he Australian lungfish (Neoceratodus forsteri) dwells in slow-flowing rivers and still waters of Australia. Its peculiar body, resembling an impossible cross between a fish and a newt, led its 19th century discoverers to wrongly classify it as an amphibian. We now know that the lungfish belongs to the lobe-finned fish, an archaic group of aquatic animals that gave rise to all land vertebrates, including humans.
Before aquatic vertebrates first set fin on land in the late Devonian, they developed a whole suite of traits to survive out in the open. Strong, articulated limbs, a good sense of smell, and lungs are but a few examples. How these adaptations reflected on the genome of the first land-dwelling fish remains unclear.
For the first time, scientists have pieced together the DNA sequence of the Australian lungfish to chromosome lengths, bringing to light the largest animal genome known to science, and some of its ancestral secrets. This collaboration includes scientists from the Research Institute of Molecular Pathology (IMP), and the Universities of Vienna, Konstanz, Würzburg, and Hamburg.
Go big or go home: the largest genome ever sequenced
Before sequencing machines can decode the billions of base pairs in a genome, they break the overall sequence into tens of millions of short pieces. Scientists then use sophisticated computer algorithms to stitch the fragments back together, analysing the ends of each piece to see where it fits best.
The task proves particularly tricky with large genomes, as they tend to contain many copies of the same DNA fragments – or repetitive elements – that make the genome look like an incredibly complex puzzle with a very homogeneous pattern. Sequencing, assembling, annotating, and analysing very large genomes therefore requires powerful computational tools that can handle tremendous amounts of data.
Lungfish genome project photos
“When we sequenced and assembled the giant genome of the Mexican axolotl in 2018, we didn’t expect to come across yet a larger genome within such a short period of time. With the lungfish, we were in for a challenging surprise,” says Elly Tanaka, Senior Scientist at the IMP.
The scientists discovered that the size of the lungfish genome, 43 billion base pairs, surpassed the axolotl’s by an impressive 30 percent, therefore 14 times bigger than the human genome.
“The lungfish genome put our expertise to the test, but we managed to get high-quality data, and set a new record,” says Siegfried Schloissnig, Computer Scientist and Biologist at the IMP. “To overcome the challenges posed by the lungfish genome, we had to further develop and adapt the methods that had yielded the axolotl genome sequence three years ago. Our algorithm is now applicable to any other genome and opens the door for new challenging sequencing projects.”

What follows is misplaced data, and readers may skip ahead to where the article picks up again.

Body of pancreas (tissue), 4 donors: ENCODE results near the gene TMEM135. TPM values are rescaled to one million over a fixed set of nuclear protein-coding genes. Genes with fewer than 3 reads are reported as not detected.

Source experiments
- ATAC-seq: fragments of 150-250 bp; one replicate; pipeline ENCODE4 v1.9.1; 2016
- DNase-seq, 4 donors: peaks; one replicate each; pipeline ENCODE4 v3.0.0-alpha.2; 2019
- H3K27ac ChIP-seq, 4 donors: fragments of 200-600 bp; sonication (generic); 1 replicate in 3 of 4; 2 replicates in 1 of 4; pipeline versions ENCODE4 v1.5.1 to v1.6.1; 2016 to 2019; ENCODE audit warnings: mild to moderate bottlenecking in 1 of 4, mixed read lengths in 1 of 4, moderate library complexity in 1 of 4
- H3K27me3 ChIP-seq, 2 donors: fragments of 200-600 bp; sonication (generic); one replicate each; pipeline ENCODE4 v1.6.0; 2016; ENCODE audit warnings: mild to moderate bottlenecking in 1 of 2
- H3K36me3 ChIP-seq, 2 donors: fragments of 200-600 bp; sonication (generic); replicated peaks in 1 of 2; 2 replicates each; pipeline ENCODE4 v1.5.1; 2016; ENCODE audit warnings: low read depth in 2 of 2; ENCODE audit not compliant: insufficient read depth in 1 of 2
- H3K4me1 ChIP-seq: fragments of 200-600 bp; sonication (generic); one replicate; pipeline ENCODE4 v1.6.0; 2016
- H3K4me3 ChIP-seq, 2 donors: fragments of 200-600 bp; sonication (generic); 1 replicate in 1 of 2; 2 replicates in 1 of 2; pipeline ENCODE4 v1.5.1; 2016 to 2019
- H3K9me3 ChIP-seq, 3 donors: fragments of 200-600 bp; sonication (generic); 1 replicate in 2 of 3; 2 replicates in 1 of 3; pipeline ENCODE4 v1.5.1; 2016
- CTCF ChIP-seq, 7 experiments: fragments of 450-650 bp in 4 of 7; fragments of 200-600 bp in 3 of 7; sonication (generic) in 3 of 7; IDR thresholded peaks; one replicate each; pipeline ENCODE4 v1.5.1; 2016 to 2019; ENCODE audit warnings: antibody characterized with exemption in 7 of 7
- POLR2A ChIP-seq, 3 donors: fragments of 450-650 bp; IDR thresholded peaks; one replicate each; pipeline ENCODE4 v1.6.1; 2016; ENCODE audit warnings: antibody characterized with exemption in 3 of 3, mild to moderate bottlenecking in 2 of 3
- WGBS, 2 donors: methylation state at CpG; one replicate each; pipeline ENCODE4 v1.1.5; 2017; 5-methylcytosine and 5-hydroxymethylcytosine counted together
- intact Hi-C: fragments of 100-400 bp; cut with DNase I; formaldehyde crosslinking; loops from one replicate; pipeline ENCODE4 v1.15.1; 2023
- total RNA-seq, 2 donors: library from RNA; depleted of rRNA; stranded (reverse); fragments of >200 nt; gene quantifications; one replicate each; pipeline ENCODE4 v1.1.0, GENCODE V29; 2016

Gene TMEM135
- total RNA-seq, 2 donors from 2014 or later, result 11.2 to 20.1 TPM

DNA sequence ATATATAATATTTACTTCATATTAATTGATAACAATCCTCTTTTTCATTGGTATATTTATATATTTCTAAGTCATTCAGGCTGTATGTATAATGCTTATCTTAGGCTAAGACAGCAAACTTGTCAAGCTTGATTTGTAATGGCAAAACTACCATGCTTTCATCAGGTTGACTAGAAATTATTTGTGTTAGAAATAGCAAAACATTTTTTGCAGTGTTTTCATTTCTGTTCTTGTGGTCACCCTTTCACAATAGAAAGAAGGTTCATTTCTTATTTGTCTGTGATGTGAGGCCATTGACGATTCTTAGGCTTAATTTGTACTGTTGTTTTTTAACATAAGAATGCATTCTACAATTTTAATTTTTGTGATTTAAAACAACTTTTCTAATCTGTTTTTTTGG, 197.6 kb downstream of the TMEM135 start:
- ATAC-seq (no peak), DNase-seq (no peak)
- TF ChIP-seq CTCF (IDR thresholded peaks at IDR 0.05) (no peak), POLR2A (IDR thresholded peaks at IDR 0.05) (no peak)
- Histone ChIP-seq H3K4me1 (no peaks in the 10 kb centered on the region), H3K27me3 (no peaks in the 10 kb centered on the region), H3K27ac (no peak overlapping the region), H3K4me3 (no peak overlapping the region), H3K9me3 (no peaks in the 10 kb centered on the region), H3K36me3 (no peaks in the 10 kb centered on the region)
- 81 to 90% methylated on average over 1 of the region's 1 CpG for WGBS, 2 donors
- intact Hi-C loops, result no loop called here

Affirming the lungfish position on the tree of life
Until today, the evolutionary history of lungfish was the topic of a hot scientific debate: biologists were not sure whether they or coelacanths – another group of archaic fish with lobed fins – were more closely related to amphibians, reptiles, birds, and mammals. With this study, the researchers bring to the table unequivocal evidence to answer that long-standing question: coelacanths diverged first, while lungfish branched off from the line leading to four-legged animals only 420 million years ago.
Thanks to innovative techniques, the scientists not only decoded the lungfish genetic blueprint, but they also investigated gene expression in various tissues. The new genome sequence highlights similarities between the lungfish and land vertebrates. For example, the number and expression levels of genes associated with the development of lungs and articulated limbs, as well as the detection of air-borne smells are much closer to those of amphibians than other fish.
“There is no doubt that the newly sequenced genome will unveil more of the secrets of this bizarre vertebrate in the future,” says Tanaka. “Not only can it teach us things about adaptations to life on land, but it may also explain how certain genomes evolve to be so big.”
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Axel Meyer, Siegfried Schloissnig, Paolo Franchini, Kang Du, Joost Woltering, Iker Irisarri, Wai Yee Wong, Sergej Nowoshilow, Susanne Kneitz, Akane Kawaguchi, Andrej Fabrizius, Peiwen Xiong, Corentin Dechaud, Herman Spaink, Jean-Nicolas Volff, Oleg Simakov, Thorsten Burmester, Elly Tanaka, Manfred Schartl: “Giant Lungfish genome elucidates the conquest of land by vertebrates”. Nature, 18 January 2021. DOI: 10.1038/s41586-021-03198-8